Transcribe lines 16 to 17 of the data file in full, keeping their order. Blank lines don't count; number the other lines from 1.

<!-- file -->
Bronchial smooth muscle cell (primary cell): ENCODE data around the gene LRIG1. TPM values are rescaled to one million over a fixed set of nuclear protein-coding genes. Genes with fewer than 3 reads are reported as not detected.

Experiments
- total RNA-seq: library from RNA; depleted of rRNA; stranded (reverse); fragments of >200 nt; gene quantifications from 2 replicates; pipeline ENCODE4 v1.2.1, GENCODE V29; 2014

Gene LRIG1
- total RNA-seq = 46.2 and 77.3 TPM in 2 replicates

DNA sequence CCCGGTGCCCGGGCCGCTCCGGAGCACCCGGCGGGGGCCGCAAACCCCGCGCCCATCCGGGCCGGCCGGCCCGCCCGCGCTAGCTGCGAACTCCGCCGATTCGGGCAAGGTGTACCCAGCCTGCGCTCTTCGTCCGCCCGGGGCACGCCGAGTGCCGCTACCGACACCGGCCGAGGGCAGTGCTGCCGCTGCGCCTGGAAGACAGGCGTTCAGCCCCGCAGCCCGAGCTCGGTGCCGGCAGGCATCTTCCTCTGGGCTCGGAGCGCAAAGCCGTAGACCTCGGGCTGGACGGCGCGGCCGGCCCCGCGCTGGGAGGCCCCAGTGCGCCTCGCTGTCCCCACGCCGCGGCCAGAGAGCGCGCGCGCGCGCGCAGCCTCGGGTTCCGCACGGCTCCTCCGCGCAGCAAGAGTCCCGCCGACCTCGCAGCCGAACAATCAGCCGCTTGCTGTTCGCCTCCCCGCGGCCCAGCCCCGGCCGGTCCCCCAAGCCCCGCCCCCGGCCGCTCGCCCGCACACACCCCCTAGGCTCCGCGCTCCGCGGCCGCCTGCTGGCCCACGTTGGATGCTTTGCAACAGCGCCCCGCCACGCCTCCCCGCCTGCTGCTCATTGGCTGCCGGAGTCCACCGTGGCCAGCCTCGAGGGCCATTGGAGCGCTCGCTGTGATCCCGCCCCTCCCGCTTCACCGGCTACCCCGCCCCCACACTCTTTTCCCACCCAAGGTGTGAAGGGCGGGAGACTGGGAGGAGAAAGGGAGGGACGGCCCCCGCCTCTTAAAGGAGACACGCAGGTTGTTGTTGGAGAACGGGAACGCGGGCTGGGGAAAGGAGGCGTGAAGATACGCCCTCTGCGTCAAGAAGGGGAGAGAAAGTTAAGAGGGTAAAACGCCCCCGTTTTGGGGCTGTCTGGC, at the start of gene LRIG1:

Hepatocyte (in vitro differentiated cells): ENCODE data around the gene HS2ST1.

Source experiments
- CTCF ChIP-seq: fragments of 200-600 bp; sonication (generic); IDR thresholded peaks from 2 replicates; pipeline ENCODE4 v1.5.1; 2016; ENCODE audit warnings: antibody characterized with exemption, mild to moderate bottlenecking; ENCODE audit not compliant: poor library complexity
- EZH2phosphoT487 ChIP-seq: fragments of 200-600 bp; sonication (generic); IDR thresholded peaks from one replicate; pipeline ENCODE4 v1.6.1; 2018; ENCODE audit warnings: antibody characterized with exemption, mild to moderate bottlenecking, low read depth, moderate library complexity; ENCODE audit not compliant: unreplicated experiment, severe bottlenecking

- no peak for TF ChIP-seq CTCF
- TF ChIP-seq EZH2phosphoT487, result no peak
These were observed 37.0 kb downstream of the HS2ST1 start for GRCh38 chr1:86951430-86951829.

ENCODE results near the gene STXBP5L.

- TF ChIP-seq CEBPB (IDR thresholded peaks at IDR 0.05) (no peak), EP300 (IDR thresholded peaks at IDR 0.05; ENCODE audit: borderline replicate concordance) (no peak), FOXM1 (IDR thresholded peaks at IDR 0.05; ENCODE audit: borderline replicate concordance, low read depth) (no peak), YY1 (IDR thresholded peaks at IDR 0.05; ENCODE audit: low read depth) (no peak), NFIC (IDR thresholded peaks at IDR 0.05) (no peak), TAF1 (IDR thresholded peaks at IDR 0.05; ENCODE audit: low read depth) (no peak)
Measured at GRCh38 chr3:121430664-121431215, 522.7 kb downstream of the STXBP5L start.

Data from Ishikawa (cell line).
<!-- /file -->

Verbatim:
Measured at GRCh38 chr3:121430664-121431215, 522.7 kb downstream of the STXBP5L start.

Data from Ishikawa (cell line).